I’ve been a bad blogger leaving you hanging for a couple of weeks. So we left off with something like, I’m going to take a nap now, there will be time for more exploring tomorrow. Except when there isn’t.
I woke up bright and early the next morning to discover that while it was early – something like 4 am – it was anything but bright. First of all because it was 4 am and second because it was raining. Oh, well, I’m tired and sore so I’ll just go back to sleep and take a day off to recuperate.
To recap: yesterday:
[Rio Darro with the Alhambra to the left and the Albaicin to the right both steeply uphill.]
[Granada’s part of a nation-wide protest against meager pension benefit increases.]
It didn’t rain all day, but it did rain on and off for most of the day, every day for two weeks. Oh, and did I mention that it was cold? Cold and rainy. I packed nothing heavier than a windbreaker and a few long sleeve shirts. Everything else in my bags were spring and summer clothes. The locals and other ex-pats that I talked to said, “This never happens.” Except it did happen starting the first full day that I was in town.
One convenient coincidence was that this foul weather set in just as my always minor sinus infection erupted into a continuous fountain of drainage leading to uninterrupted, uncontrollable coughing fits. I stayed in bed for most of that week leaving my room only to venture out to the farmacia for drugs and to a take-out Turkish restaurant across the street. One order of kebaps fed me for two days at a time. Not bad for eight euros.
The farmacias here can sell many drugs without a prescription if you can tell them the chemical name, not the brand name, of what you need (thank you Google translate). Two weeks after starting on a combination of three medications I am in better shape than US doctors achieved in over five years.
Eventually the weather improved, just in time for me to relocate from the Hotel Victoria, while a very nice place, it is not inexpensive and is also fully booked up. Fortunately, the Hotel Dauro is just down the street, near the Rio Genil and is both cheaper and available – for now.
After getting settled in to my new, temporary home, I wandered to the Plaza del Humillidaro, a lovely park with fountains and orange trees that wraps around a bend in the Rio Genil in the heart of Granada.
And finally the clouds lifted revealing the snow-capped Sierra Nevada’s towering over downtown:
Telescopic compression is at work here. The first set of buildings beyond the bend in the river are just a little higher than where I am standing and are only 4/10ths of a mile in the distance (2,000 feet). The buildings behind them are not tall, but are 800 feet above me on the ridge that the Alhambra sits atop. The ridge behind them is not far in the distance and is perhaps another two thousand feet above me. The snow capped range is 10 miles straight line from where I stand and is more than 8,000 feet above this river.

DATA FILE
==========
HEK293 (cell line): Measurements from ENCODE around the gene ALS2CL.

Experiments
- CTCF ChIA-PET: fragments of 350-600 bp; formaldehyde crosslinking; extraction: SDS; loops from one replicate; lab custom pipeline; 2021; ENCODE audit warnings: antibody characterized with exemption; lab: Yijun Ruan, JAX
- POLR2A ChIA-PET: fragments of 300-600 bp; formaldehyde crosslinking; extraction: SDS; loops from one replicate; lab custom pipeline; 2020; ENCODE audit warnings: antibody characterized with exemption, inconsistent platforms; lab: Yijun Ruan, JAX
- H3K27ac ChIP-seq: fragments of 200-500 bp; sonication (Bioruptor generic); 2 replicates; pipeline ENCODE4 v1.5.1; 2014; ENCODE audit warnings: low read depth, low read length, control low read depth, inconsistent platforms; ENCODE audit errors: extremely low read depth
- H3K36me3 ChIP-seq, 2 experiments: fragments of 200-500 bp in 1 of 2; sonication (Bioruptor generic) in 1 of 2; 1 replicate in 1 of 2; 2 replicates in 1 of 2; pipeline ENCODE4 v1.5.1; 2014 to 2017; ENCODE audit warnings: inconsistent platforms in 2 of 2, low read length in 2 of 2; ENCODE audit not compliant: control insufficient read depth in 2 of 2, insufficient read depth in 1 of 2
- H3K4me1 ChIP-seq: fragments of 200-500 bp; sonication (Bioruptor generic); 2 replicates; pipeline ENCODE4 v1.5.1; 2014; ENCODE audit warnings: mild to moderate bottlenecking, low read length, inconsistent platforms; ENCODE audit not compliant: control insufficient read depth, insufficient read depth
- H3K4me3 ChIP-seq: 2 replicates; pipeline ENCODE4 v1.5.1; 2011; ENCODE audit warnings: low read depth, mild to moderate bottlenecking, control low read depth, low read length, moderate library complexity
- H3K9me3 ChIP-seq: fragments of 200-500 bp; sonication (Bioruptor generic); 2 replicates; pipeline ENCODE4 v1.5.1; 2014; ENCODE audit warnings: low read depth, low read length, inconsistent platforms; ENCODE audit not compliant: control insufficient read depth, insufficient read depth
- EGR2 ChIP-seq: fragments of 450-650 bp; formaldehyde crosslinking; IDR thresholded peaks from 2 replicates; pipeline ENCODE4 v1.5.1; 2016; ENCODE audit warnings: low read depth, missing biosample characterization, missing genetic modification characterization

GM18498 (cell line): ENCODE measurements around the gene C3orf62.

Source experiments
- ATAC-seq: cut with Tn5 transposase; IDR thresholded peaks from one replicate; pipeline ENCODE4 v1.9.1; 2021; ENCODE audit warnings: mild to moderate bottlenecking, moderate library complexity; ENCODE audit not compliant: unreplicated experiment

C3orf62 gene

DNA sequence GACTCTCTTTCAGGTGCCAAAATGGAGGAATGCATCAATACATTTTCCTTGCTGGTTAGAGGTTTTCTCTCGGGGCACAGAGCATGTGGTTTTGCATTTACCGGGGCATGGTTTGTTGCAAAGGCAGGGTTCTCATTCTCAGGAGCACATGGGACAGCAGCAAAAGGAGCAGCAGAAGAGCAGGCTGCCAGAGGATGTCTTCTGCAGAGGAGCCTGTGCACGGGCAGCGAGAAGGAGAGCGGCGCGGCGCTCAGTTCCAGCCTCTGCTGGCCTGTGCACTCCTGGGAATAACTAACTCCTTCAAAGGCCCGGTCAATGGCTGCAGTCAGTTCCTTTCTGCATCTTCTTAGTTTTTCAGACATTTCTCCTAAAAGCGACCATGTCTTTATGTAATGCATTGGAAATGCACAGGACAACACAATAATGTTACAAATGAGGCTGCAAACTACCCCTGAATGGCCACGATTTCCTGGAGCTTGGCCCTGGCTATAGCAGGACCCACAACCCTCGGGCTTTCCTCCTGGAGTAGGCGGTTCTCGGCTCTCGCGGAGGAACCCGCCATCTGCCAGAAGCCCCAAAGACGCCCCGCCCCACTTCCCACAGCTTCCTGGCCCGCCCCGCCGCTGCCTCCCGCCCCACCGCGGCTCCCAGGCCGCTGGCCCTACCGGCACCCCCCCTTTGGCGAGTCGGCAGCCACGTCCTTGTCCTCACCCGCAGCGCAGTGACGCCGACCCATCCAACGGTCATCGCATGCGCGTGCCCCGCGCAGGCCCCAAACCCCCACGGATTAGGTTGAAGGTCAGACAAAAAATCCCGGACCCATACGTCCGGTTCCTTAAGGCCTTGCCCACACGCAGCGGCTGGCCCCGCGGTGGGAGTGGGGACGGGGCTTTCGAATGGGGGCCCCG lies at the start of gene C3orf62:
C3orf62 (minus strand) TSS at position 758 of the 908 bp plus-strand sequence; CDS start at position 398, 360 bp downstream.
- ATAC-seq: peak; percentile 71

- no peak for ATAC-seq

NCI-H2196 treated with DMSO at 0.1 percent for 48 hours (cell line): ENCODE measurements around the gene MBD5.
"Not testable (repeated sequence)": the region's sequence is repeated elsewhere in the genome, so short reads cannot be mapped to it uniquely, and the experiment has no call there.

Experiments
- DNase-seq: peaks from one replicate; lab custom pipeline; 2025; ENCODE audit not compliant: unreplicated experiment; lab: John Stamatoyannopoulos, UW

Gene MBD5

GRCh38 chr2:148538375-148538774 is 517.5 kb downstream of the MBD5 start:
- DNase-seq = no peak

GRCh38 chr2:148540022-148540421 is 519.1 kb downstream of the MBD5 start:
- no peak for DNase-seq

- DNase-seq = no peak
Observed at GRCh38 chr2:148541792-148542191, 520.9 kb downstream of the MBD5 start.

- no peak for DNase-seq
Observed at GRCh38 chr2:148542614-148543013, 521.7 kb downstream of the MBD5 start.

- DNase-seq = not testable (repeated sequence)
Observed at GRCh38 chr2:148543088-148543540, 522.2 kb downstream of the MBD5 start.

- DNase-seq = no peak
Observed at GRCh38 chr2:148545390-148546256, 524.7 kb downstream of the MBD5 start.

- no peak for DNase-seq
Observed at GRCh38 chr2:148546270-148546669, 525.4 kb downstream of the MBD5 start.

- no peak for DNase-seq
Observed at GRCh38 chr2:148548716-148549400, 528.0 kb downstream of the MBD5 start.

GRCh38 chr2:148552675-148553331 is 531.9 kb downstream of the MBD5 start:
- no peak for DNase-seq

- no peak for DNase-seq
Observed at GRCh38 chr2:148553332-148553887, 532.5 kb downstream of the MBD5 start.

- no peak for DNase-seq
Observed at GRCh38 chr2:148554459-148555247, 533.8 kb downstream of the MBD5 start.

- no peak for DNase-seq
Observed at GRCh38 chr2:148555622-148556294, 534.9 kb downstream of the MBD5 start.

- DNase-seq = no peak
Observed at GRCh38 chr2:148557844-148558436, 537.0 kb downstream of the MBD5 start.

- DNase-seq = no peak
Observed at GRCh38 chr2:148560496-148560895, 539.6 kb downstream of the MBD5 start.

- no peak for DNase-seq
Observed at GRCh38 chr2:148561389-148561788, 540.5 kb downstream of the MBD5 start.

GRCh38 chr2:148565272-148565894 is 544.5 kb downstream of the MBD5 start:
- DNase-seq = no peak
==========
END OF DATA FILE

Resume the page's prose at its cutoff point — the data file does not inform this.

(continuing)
Granada is not a large town, roughly 240,000 residents, but it is compact and dense. Most of the buildings in the heart of town are six or eight stories, built on streets that are narrow compared to those in the US. Because of this, views of the nearby mountains are very rare in town.
Coming in to town on the bus from Antequera we round a bend, clearing a range of hills and are suddenly met with a spectacular view from 10 or so miles west of Granada. From there one can see not just this snow clad range but also the rocky peaks of Mulhacén and Veleta. These are listed as the first and third highest peaks on the Iberian peninsula, which implies that there is a higher peak, probably in the Canary Islands. In town the view is much like that in Manhattan – just the sky directly overhead.
My search for a short term rental apartment has so far been fruitless because of my limited stay. Since I am leaving to go back to Madrid at the invitation of my friend Rocio, I have put this off until I return. Good thing I already had plans to leave town this coming weekend (Easter to us American’s) because every hotel room in Granada is booked up for the culmination of Semana Santa.
Every week night after work hours I have heard drums beating and paraders chanting and I’ve seen hundreds of spectators in the street below my balcony in the build-up to Easter weekend. Families are out walking down the sidewalk with children in tow and pushing infants in strollers past eleven PM or even midnight watching the festivities. If this is what a Tuesday night sounds like, perhaps leaving town isn’t such a bad idea.